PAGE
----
Why only quirks mode?  We should only diverge when a standard clearly says that
we can't do what we want to do in quirks mode, and I don't know of anything that
says that.
Comment 15 rubydoo123 2001-10-11 15:37:16 PDT
What do you mean David? Are you suggesting that we have the same behavior in 
strict mode as well?

I discussed this with WG members and the response to this "problem" was this:
1. strictly following the spec, we should display a 404 error message
2. a moderate approach would be to silently fail
3. the wrong approach would be to do what is requested for this bug

I would be against allowing #3 in strict mode
Comment 16 David Baron :dbaron: ⌚️UTC-7 (busy September 14-25) 2001-10-11 15:45:43 PDT
What part of the HTML spec overrides what choess says about RFC 2396 above?  The
RFC should be authoritative on how to interpret URLs, unless the HTML spec says
something specific about how to handle undefined fragments within HTML documents.
Comment 17 rubydoo123 2001-10-11 16:17:26 PDT
Yes, section 12 discusses this, please see my previous comment
Comment 18 David Baron :dbaron: ⌚️UTC-7 (busy September 14-25) 2001-10-11 16:41:08 PDT
Section 12 is quite large, and I didn't see anything in it supporting that comment.
Comment 19 Kevin McCluskey (gone) 2001-10-11 18:47:04 PDT
CC'ing sarri, joki since scrolling to a named anchor is done by changing focus
to frame with the named anchor. 
Comment 20 Mike Kaply [:mkaply] 2001-10-11 21:06:08 PDT
Actually, in looking at section 12, this says top to me:

* If a user agent cannot identify the type of a linked resource, it should still 
attempt to process it. 

So we cannot identify the anchor, but we know what they meant so we attempt to 
process it by going to #top.

This is a classic case of "undefined" Is there somewhere in a spec that says 
#top should not go to the top? Is there somewhere in a spec that says #top 
should go to the top?

Sometimes we just have to bite the bullet and accept that something has become a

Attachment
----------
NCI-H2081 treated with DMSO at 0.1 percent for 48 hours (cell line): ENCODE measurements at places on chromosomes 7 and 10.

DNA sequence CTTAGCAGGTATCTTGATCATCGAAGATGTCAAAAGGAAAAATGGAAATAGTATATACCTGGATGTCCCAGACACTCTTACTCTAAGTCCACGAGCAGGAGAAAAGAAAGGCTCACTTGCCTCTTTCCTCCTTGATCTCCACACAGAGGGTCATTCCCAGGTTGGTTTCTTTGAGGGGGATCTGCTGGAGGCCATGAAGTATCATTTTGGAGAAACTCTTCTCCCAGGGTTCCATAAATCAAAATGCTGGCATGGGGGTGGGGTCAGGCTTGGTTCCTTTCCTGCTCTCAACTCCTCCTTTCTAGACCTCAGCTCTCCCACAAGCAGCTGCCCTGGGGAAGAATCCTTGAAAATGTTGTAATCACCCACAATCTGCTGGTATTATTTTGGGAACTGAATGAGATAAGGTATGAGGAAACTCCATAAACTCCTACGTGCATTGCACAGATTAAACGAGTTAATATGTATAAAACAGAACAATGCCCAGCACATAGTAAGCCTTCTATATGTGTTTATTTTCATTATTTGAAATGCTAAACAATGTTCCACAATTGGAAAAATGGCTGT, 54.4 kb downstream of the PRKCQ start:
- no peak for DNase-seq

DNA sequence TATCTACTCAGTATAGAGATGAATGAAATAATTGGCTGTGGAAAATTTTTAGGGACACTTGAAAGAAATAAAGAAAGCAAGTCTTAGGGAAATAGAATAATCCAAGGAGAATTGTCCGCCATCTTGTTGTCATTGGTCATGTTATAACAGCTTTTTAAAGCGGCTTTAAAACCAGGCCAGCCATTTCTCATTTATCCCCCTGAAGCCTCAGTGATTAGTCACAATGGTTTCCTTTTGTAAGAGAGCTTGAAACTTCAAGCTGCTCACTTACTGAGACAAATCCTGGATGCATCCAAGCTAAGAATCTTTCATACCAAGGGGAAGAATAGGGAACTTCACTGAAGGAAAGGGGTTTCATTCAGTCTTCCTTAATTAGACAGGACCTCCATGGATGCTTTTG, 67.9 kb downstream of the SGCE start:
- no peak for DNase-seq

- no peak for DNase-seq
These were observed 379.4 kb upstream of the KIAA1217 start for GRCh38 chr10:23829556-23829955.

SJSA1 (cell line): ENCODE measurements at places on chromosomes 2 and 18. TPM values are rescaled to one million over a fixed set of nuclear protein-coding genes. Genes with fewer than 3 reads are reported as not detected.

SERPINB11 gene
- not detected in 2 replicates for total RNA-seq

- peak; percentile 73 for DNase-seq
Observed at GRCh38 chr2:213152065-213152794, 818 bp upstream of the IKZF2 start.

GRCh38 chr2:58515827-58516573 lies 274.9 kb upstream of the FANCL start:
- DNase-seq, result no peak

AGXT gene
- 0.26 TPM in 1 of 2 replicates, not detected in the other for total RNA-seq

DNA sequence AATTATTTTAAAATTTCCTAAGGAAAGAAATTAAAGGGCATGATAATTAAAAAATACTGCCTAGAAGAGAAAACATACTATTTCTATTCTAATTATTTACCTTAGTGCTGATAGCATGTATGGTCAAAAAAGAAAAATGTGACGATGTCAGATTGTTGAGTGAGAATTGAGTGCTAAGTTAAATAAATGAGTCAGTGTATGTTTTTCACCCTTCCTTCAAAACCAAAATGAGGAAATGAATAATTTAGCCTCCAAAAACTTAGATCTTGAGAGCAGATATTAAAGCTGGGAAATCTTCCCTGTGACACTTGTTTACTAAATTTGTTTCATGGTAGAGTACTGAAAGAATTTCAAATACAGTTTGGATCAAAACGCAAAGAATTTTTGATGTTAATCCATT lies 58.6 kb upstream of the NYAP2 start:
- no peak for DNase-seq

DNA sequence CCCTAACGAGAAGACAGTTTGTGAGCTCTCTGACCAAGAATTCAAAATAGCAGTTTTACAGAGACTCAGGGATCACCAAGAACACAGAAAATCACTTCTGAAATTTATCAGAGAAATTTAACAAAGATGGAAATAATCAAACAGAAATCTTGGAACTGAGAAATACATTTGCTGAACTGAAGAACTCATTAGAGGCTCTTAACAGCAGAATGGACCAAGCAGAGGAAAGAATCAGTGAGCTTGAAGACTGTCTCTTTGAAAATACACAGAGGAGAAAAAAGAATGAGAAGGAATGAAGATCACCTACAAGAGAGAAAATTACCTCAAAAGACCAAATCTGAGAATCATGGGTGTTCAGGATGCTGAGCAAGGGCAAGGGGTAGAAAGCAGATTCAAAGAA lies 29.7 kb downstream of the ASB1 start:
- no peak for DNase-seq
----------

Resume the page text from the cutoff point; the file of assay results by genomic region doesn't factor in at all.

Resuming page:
defacto standard.

Otherwise people will just interpret our browser as broke.
Comment 21 rubydoo123 2001-10-12 10:31:09 PDT
this is a response from the W3C:

There is a good W3C Note that all UA implementors should read, Common User Agent 
Problems. In point 1.2, "If the user attempts to follow a link that is broken 
because it designates a missing anchor, let the user know it is broken." 
<http://www.w3.org/TR/cuap#usability> says:

    Wrong: Some user agents scroll to the top or bottom of the
    document when the user attempts to follow a broken link. This behavior
    is discouraged since it is indistinguishable from the correct behavior
    when a target is at the beginning or end of a document.

Recommendation: mark this bug as invalid or won't fix
Comment 22 Mike Kaply [:mkaply] 2001-10-12 11:38:28 PDT
OK, let's not call #top a broken link then.

Let's call #top an internal anchor.
Comment 23 rubydoo123 2001-10-12 11:47:21 PDT
which is pointing to an invalid named anchor, which makes it a broken link
Comment 24 Andreas 2001-10-12 14:29:29 PDT
Is it really difficult simply to do the scrolling if the link is named "#top"? I
created several pages and i thought it would something like "_new" in the
target... some browser-internal thing. As EVERY Browser except Mozilla DOES a
scrolling to the top... 
 You're right: Really it IS a broken link. But you know where it should go. And